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Poem by Walter Raleigh


The Advice


MANY desire, but few or none deserve	
  To win the fort of thy most constant will;	
Therefore take heed; let fancy never swerve	
  But unto him that will defend thee still:	
For this be sure, the fort of fame once won,
Farewell the rest, thy happy days are done!	
 
Many desire, but few or none deserve	
  To pluck the flowers, and let the leaves to fall;	
Therefore take heed; let fancy never swerve	
  But unto him that will take leaves and all:
For this be sure, the flower once plucked away,	
Farewell the rest, thy happy days decay!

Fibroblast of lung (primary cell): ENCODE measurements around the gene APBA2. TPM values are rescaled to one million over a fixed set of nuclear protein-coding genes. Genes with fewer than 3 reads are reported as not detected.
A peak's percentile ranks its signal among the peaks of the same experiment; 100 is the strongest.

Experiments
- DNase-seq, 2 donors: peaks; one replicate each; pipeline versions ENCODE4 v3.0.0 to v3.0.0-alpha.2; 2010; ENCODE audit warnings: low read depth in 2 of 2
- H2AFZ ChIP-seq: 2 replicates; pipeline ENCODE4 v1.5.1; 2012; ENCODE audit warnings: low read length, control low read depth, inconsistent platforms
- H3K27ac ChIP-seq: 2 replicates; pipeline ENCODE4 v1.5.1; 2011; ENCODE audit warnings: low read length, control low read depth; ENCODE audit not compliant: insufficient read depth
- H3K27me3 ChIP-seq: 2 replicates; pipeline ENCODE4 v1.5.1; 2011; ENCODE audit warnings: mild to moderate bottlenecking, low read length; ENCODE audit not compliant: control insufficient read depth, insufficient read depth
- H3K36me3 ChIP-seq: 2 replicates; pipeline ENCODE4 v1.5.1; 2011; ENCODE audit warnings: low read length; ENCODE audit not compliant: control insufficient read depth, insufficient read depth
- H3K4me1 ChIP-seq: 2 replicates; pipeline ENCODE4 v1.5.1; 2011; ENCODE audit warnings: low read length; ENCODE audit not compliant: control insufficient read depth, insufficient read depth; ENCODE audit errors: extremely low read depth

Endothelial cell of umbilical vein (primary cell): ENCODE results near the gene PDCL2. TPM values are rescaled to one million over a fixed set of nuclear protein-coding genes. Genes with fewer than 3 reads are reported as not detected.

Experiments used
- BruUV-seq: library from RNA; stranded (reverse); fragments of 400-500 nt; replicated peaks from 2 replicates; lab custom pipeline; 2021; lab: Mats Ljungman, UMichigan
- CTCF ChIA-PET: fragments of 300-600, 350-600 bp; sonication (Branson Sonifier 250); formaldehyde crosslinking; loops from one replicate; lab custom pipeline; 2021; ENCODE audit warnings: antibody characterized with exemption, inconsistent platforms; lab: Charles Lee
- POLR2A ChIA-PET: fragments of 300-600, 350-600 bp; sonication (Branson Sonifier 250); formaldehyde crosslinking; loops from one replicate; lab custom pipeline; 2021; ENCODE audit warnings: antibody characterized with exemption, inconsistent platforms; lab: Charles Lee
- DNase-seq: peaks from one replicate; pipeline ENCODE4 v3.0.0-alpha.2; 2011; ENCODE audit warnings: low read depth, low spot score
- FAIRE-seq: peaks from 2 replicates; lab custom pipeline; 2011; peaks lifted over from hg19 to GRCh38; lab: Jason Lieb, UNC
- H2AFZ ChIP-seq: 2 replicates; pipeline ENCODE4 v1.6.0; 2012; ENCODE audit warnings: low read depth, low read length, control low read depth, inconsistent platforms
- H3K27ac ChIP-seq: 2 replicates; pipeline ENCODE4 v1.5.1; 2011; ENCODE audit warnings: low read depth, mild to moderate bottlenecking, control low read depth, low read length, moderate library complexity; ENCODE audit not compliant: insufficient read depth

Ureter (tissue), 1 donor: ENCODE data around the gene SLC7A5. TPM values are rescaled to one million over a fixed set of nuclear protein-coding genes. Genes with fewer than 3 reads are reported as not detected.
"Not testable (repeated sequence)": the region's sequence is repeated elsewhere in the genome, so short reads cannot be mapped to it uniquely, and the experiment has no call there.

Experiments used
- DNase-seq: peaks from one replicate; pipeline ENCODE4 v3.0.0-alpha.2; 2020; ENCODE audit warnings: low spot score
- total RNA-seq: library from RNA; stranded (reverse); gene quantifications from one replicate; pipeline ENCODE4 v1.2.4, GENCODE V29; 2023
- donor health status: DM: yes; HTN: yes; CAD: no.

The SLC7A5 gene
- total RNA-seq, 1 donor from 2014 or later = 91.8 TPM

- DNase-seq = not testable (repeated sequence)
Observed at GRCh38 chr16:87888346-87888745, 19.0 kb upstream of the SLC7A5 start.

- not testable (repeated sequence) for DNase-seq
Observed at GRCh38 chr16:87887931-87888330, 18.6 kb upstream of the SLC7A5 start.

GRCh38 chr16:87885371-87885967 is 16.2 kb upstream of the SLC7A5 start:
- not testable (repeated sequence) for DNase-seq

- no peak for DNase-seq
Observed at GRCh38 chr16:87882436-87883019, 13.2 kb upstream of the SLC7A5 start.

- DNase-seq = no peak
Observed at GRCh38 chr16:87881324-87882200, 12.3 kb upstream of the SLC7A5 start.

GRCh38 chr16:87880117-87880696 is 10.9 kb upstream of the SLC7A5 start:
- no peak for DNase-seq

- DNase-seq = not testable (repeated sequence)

Many desire, but few or none deserve	
  To cut the corn, not subject to the sickle;	
Therefore take heed; let fancy never swerve,
  But constant stand, for mowersТ minds are fickle;	
For this be sure, the crop being once obtained,	
Farewell the rest, the soil will be disdained.



Walter Raleigh


Walter Raleigh's other poems:
  1. On Being Challenged to Write an Epigram in the Manner of Herrick
  2. Sestina Otiosa
  3. If Cynthia Be a Queen
  4. On the Cards and Dice
  5. His Pilgrimage


Poems of the other poets with the same name:

  • Thomas Chatterton The Advice ("Revolving in their destin'd sphere")
  • John Wilmot, Earl of Rochester The Advice ("ALL Things submit themselves to your Command")
  • Alexander Brome The Advice ("HE that a happy life would lead")
  • Charles Sackville The Advice ("Phyllis, for shame! let us improve")

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